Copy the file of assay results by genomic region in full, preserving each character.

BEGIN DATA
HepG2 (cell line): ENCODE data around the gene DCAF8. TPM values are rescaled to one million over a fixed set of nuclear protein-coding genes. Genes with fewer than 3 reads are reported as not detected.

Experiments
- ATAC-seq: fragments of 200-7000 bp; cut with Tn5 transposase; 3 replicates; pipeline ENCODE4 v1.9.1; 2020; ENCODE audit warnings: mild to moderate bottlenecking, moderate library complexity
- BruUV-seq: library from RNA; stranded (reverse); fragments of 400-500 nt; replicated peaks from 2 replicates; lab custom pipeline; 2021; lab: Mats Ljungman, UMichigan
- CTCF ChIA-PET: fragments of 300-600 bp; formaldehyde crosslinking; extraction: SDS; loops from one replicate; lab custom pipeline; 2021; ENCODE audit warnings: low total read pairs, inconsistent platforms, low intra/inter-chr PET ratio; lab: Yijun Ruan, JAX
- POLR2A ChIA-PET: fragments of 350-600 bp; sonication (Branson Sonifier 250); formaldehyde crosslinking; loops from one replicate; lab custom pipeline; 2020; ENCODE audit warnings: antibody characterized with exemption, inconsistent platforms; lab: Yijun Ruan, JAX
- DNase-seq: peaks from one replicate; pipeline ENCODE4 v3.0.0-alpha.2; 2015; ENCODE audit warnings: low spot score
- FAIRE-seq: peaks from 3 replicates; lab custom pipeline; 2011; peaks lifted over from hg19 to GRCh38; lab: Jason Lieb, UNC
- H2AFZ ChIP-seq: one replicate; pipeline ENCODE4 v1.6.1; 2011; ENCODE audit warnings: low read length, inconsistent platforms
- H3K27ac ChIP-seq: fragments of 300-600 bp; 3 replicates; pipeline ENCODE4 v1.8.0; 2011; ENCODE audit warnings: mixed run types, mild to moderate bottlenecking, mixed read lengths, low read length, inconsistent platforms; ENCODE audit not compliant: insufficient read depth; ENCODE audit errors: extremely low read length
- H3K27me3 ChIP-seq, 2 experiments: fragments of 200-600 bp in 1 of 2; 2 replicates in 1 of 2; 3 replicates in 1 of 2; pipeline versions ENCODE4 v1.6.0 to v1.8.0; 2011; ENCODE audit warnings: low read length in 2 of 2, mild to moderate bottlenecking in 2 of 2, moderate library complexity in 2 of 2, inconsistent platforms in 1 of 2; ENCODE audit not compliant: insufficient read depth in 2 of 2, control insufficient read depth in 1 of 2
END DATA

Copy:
HepG2 (cell line): ENCODE data around the gene DCAF8. TPM values are rescaled to one million over a fixed set of nuclear protein-coding genes. Genes with fewer than 3 reads are reported as not detected.

Experiments
- ATAC-seq: fragments of 200-7000 bp; cut with Tn5 transposase; 3 replicates; pipeline ENCODE4 v1.9.1; 2020; ENCODE audit warnings: mild to moderate bottlenecking, moderate library complexity
- BruUV-seq: library from RNA; stranded (reverse); fragments of 400-500 nt; replicated peaks from 2 replicates; lab custom pipeline; 2021; lab: Mats Ljungman, UMichigan
- CTCF ChIA-PET: fragments of 300-600 bp; formaldehyde crosslinking; extraction: SDS; loops from one replicate; lab custom pipeline; 2021; ENCODE audit warnings: low total read pairs, inconsistent platforms, low intra/inter-chr PET ratio; lab: Yijun Ruan, JAX
- POLR2A ChIA-PET: fragments of 350-600 bp; sonication (Branson Sonifier 250); formaldehyde crosslinking; loops from one replicate; lab custom pipeline; 2020; ENCODE audit warnings: antibody characterized with exemption, inconsistent platforms; lab: Yijun Ruan, JAX
- DNase-seq: peaks from one replicate; pipeline ENCODE4 v3.0.0-alpha.2; 2015; ENCODE audit warnings: low spot score
- FAIRE-seq: peaks from 3 replicates; lab custom pipeline; 2011; peaks lifted over from hg19 to GRCh38; lab: Jason Lieb, UNC
- H2AFZ ChIP-seq: one replicate; pipeline ENCODE4 v1.6.1; 2011; ENCODE audit warnings: low read length, inconsistent platforms
- H3K27ac ChIP-seq: fragments of 300-600 bp; 3 replicates; pipeline ENCODE4 v1.8.0; 2011; ENCODE audit warnings: mixed run types, mild to moderate bottlenecking, mixed read lengths, low read length, inconsistent platforms; ENCODE audit not compliant: insufficient read depth; ENCODE audit errors: extremely low read length
- H3K27me3 ChIP-seq, 2 experiments: fragments of 200-600 bp in 1 of 2; 2 replicates in 1 of 2; 3 replicates in 1 of 2; pipeline versions ENCODE4 v1.6.0 to v1.8.0; 2011; ENCODE audit warnings: low read length in 2 of 2, mild to moderate bottlenecking in 2 of 2, moderate library complexity in 2 of 2, inconsistent platforms in 1 of 2; ENCODE audit not compliant: insufficient read depth in 2 of 2, control insufficient read depth in 1 of 2